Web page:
We were all blessed with voices to use them- so use them! I’m a relatively quiet person and a woman of not many words who next to never will indulge in small talk chit chat. It’s just who I am. However, on the other hand, when it comes to standing up for what I believe in or voicing my opinions on things, I never fail to make use of my voice. And neither shall you! Make use of what god has given you and say what you think, say what you believe in, and argue against what you don’t.

Find your dream in life and pursue it

Follow your heart…never give up…and you can do anything. We all have the ability to do whatever it is we want to do and fulfil any dream we want to fulfil; we just have to go and do it. When you find your passion in life, it creates a meaning in your life and gives you a purpose in the world: it generates happiness.

Live up to your morals and values- always remain aware of them

Living by your morals and values in life; inspires you, motivates you and energizes you for doing something significant in the world. As children, we were always being told to be a person of moral and were educated to understand what our values are. I think, when we grow older we seem to loose or forget about those crucial qualities and in order for us to be descent human beings, we should consider re-educating ourselves on morals and values.

Written by Lauren Kearney for Strong Women Strong Girls

FB CoverWomen of Substance featuring Beci Culley, Suzy Galloway and Danielle McManus continues at Red Hill Gallery, 61 Musgrave Road, Red Hill until Sunday 6 March 2016.

©  Red Hill Gallery

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ArtChat [Blog Interview #83] – Women of Substance – Suzy Galloway

Women of Substance launches the 2016 Exhibition year with three talented and dynamic women, bringing together different styles in what will be a collaborative and dynamic exhibition.

Suzy 1

At Artchat we wanted to know more about Suzy Galloway

Who are you and what inspires you?

Suzy is an Sydney born and raised girl, who still is a girl, but in the shape of a woman.

She is loud, a tad on the wild side, but sensible…. Suzy resides in Cairns QLD and keeps an active view on life as she skateboards her way around the city, “this way you get to meet more people and see the world in a slower view” rather than driving a car.

Her artwork is inspired by the everyday scenes in the “Aussie Way“ of life.

Suzy 2

Suzy has a huge love for all Flora and Fauna of Australia, so her inspiration is drawn from the native landscapes of Australia, from the Outback to the Sea, and all the way around..

The Native Fauna that are seen in Suzy’s Works, have a quirky touch, Suzy captures them as she see’s her characters..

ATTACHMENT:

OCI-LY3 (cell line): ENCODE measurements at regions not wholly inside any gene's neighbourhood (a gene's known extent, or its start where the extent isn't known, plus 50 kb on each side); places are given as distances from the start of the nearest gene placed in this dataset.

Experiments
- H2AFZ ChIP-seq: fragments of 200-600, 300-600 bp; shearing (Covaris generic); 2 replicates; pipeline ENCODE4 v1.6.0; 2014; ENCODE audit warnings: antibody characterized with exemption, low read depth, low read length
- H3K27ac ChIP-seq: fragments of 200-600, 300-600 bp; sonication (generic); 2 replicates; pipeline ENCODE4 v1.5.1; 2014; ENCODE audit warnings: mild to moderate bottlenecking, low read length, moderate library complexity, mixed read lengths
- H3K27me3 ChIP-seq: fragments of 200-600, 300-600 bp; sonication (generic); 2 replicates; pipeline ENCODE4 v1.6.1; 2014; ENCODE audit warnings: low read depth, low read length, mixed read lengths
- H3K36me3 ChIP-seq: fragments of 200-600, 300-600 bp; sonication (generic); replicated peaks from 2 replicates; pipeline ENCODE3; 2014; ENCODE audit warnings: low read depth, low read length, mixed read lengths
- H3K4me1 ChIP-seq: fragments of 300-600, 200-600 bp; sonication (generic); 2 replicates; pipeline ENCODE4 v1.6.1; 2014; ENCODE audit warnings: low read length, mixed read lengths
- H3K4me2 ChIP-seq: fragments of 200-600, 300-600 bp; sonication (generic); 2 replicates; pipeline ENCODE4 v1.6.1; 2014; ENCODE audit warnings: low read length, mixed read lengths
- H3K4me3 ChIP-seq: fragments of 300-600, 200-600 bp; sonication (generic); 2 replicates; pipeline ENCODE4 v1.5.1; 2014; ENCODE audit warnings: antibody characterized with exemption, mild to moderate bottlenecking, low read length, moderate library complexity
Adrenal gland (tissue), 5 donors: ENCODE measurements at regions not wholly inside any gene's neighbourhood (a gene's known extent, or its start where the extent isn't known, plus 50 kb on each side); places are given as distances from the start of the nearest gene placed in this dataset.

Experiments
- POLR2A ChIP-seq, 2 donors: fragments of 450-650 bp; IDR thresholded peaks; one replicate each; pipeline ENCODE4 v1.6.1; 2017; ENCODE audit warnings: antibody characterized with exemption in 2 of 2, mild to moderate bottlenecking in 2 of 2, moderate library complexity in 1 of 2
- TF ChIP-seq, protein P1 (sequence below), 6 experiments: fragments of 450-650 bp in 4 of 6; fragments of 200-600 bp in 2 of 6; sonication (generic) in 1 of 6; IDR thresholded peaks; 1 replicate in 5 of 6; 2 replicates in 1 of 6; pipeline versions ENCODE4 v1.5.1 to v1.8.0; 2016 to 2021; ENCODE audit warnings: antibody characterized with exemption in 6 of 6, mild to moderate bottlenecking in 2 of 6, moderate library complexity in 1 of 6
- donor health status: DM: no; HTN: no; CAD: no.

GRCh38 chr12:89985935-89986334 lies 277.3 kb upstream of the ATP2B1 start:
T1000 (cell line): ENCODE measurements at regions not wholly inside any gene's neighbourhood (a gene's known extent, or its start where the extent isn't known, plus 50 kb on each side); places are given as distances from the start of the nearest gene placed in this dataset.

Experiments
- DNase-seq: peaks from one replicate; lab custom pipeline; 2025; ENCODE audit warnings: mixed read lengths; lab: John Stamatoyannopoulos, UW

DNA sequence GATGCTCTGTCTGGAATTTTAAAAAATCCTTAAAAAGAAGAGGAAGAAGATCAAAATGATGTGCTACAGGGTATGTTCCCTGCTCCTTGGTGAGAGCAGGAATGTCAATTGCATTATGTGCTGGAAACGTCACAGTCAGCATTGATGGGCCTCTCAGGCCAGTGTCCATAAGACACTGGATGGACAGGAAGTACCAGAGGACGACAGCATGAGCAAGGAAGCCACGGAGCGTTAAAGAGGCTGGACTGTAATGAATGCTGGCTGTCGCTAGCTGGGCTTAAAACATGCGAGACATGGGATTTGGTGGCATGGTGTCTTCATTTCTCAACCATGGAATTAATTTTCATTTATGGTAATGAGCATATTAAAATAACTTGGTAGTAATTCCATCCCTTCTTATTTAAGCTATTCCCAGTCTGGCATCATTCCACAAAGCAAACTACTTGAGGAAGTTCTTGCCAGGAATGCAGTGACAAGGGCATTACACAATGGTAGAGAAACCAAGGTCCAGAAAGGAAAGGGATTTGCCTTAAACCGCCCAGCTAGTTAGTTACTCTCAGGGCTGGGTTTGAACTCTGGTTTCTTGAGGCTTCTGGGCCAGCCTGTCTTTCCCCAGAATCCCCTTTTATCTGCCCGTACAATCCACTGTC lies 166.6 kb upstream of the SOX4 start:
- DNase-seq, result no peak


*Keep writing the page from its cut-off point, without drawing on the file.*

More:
With visits to  Zoo’s, National Parks, and in the Ocean Suzy gets “up close and personal”with all of her characters seen in her pieces, adding that extra bit of “quirkiness” to her works.

Suzy 3

Women of Substance featuring Suzy Galloway, Beci Culley and Danielle McManus continues at Red Hill Gallery, 61 Musgrave Road, Red Hill until Sunday 6 March 2016.

©  Red Hill Gallery

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ArtChat [Blog Interview #82] – Women of Substance – Danielle McManus

This year, Red Hill Gallery launched the exhibition year with three talented and dynamic women of substance. Bringing together different styles in what is a collaborative and dynamic exhibition. ‘Women of Substance’ opened on Sunday 14 February and continues until Sunday 6 March.

At ArtChat we asked the question, Who are you and what inspires you?

Here’s what Danielle McManus had to say…

Dan 1I have been painting and drawing since as long as I can remember. I guess that pull to create and draw inspiration from around you is ingrained and it was just something that occurred organically . I didn’t set out to be a gallery artist, (I never believed my art was that good!) but I just wanted to create and express.

As artists I think we are inspired by so many things. I am sure we look at the world differently and see beauty in things others may miss. Nature has always been inspiring to me. Colours, light and form you find, it seems boundless. We are so fortunate to live in a country that provides so much for us to enjoy.

Dan 2

My children are also my inspiration, the innocence of them, the imagination they have. Their ability to pretend to be anything with no limits! It may be said a lot, but “The simple things” are the most important and are generally the subject of my work. Before we were staring at phones and tablets and television, we played outside and got dirty and imagined!! Memories from my own childhood are also key. I was lucky enough to have grandparents  that lived on a large farm and holidays there were spent outside walking, playing and make believing!!I hope that the works can inspire others to take a closer look at the simple things.

Dan 3Women of Substance featuring Danielle McManus , Suzy Galloway and Beci Culley  continues at Red Hill Gallery, 61 Musgrave Road, Red Hill until Sunday 6 March 2016.

©  Red Hill Gallery

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ArtChat [Blog Interview #81] – Women of Substance – Beci Culley

Beci 3‘Celebrating 30 Years in 2016, Red Hill Gallery launches the exhibition year with three talented and dynamic women of substance. They bring together different styles in what will be a collaborative and dynamic exhibition.’ Margaret Campbell-Ryder, Director

As an emerging artist, we at ArtChat wanted to know….

Who are you and what inspires you?